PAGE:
Emily McLean has been in the sports pages before. She’ll be a senior at Lawrence High School in the fall, and she’s a starter on the softball and field hockey teams.

When she talks about fishing, though, she’s talking about her passion. She speaks more quickly, her eyes get bigger, her sentences get longer. It’s been like that since she started fishing at age 4 or 5.

“We used to have a camp on Pattee’s Pond, and we used to ice fish every weekend,” McLean said. “I just loved catching fish. It wasn’t necessarily catching the fish; it was the surprise of what you’re going to catch each time. So my dad just really lured me right into that.”

So when a family friend named Jeremy Caron told McLean about the Maine Trout Unlimited Trout Camp, McLean was immediately interested. The camp was held last week at Evergreens Campground in Solon and was open to applications for students ages 13 to 17. Each student needed to apply with an essay and a teacher recommendation. The deadline for submitting the application was April 15. McLean sent out her packet in mid-March.

“My grandfather, John McLean, he had given me his fly rod, thinking I knew exactly what I was going to do with it,” Emily said. “He bought this fly rod, but he thought that I would end up teaching him. I told him, ‘I have no idea.’ I thought this would be a great opportunity to go and learn, because nobody in my family has ever really fly fished before.”

Shortly after the application deadline, McLean learned she was one of the 12 students selected. About half were from Maine, but there were also campers from California, Pennsylvania and Rhode Island.

For a self-described outdoorsy girl like McLean, this was nirvana. Fishing in the morning, seminars from 8 a.m. to 5 p.m., and more fishing at night. McLean enjoyed herself so much she never missed her cellphone.

“I didn’t even have time to think about anything else,” she said. “This schedule is filled. We woke up at 5 every day, and we fished. You can either fish until 7, because breakfast was at 7 every morning, or you could fish until 6:30, go take a shower, and then go to breakfast. Most of us fished right until 7, because that’s what we came for, is to fish. Later that night, we would fish right after supper — people would just shovel down their supper because we wanted to go fish. Then we’d fish until dark.”

As McLean told her grandfather, she didn’t know anything about fly fishing before attending the camp. By the end of the week, she brought home about a few dozen flies she tied herself.

“I was just so shocked that there is so much to know,” she said. “It’s really such an art and a sport, combined. You have to know where the trout are hiding, so that you can cast that way, or let the line float downstream so it can hit all these spots. There are so many things that you needed to learn, (like) what fish bite what flies. We also learned how to tie flies, which everyone was so hooked on, because it’s so arts and crafty.

“Every day, we had to fish with a Maine guide. How much do Maine guides cost? Like 200 bucks, maybe? I got to fish with a different guide every single day, learning new skills, and ways that they thought were better fishing.”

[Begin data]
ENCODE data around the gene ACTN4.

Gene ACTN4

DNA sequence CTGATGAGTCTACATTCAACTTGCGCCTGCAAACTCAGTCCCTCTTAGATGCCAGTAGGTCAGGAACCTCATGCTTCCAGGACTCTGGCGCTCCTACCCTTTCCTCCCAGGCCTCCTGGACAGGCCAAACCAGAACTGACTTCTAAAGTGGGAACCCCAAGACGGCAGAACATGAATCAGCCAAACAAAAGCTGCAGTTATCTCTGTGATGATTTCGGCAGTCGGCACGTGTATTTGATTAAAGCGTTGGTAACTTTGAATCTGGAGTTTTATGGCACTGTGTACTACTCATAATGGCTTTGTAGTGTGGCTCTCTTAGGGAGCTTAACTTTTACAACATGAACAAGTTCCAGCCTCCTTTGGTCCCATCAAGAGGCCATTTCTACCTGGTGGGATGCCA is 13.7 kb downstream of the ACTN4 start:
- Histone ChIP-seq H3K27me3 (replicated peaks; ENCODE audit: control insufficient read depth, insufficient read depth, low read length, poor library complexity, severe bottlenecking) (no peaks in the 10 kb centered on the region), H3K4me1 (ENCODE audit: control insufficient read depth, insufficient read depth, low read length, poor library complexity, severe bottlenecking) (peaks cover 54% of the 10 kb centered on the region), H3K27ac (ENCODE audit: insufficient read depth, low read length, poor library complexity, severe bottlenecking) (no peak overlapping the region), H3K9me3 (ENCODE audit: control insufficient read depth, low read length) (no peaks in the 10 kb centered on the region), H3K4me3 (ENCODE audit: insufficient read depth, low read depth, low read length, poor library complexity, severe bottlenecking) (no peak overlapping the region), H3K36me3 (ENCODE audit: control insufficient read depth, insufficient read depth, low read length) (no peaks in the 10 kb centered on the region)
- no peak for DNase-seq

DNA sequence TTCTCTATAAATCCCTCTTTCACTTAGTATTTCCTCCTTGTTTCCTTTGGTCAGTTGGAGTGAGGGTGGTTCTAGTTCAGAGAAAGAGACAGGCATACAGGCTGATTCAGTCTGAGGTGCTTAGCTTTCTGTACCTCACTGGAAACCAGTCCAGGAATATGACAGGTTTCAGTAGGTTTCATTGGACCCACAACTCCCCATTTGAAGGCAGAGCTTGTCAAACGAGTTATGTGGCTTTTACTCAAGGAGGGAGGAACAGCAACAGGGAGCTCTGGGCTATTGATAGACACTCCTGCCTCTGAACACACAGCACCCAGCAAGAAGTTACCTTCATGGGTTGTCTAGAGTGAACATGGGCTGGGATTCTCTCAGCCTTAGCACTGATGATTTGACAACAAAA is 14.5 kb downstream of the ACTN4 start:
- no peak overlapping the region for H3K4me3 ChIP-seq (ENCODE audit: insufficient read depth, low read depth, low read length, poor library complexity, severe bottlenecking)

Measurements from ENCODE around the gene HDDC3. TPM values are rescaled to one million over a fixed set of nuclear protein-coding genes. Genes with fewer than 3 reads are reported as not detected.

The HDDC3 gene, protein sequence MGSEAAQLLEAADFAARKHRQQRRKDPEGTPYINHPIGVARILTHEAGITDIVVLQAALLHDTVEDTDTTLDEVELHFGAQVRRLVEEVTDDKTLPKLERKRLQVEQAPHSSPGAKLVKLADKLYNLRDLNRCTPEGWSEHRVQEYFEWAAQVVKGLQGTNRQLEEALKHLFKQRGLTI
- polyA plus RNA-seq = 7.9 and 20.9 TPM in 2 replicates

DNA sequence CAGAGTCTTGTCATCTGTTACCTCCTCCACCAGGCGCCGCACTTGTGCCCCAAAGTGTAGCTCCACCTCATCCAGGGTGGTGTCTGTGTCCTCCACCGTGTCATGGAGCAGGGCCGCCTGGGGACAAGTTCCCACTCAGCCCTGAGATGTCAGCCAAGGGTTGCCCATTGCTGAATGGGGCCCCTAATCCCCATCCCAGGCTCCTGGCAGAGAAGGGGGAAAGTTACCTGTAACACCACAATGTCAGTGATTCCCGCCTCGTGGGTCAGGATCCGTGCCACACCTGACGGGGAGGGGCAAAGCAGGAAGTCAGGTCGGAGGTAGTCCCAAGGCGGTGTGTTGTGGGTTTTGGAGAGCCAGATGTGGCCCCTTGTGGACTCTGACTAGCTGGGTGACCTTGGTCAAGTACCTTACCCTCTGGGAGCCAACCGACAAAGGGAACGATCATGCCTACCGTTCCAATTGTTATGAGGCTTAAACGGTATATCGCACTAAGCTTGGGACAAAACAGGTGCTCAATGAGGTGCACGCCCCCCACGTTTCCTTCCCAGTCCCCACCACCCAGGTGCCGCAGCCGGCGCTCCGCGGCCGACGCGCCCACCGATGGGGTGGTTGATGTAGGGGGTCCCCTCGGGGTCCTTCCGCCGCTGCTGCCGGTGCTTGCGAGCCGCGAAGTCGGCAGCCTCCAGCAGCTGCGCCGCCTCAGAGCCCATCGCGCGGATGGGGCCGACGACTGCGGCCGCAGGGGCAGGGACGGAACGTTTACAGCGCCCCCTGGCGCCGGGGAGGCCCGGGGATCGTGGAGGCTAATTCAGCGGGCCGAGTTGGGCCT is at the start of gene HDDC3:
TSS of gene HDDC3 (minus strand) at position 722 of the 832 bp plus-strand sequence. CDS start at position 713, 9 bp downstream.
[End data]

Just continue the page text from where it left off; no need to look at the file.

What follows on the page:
McLean didn’t realize until just before leaving for the week that she would be the only girl at the camp. She said it was never an issue.

“Being there, I don’t even know. It was like the best thing of my life, and I’ll never forget it — just because it not only taught me how to fly fish, but it taught me so many life lessons other than fly fishing,” she said. “Like when you build friendships fly fishing, they last forever. Being with those 11 other boys, each kid had a different sense of humor. It was just awesome to laugh with them the entire time. I don’t think I didn’t laugh one minute being there.”

For a while, the laughing was at McLean’s expense. She caught four fish during the week, but she was the last camper to catch a fish.

“I ended up catching four chub,” McLean said. “I thought I was going to get skunked the whole week, because I didn’t end up catching a fish until the third day. There was this funny thing. We were all eating lunch, and I had a coffee. I had poured my sugar in, and all I had was a knife. They’re like, ‘You can’t stir with that knife, because then you’re gonna be cursed.’ I ended up stirring with that knife the first day. After that, I didn’t catch a fish for three days. I was like, ‘Oh my God. It must be the knife. The knife cursed me.’ I was the only one who didn’t catch a fish that whole time, but then that third day, I started catching fish.”

McLean plans to teach her grandparents how to fly fish, and she’ll stay in touch with the other campers. Further down the line, she plans on staying in nature.

“For the longest time, I planned on going to Unity College, and just being outdoors,” McLean said. “But I’m also a CNA now, so I was thinking about going into more nursing. This woman came in (at the camp), and told us that we could sign up to help them. I think you would fish, and then you would report to them what you caught in that area. So I think that I might sign up for that. If I’m going to be a CNA, I definitely have to do something with fishing now.”

McLean also plans on convincing as many people as she can to try the camp for themselves. Each camper had to fill out an evaluation sheet at the end of the week, and when McLean got to the question about how she would improve the camp, she wrote, “Make it longer.”

“Just two more days, it would be awesome,” she said. “There was literally nothing else I would change. It was the best thing in my life. I would do it a hundred more times if I could. I just want to tell so many people about it, because it’s such a good experience to not have your phone for a week, and just go learn about nature. It was the best thing ever.”

Matt DiFilippo — 861-9243

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Twitter: @Matt_DiFilippo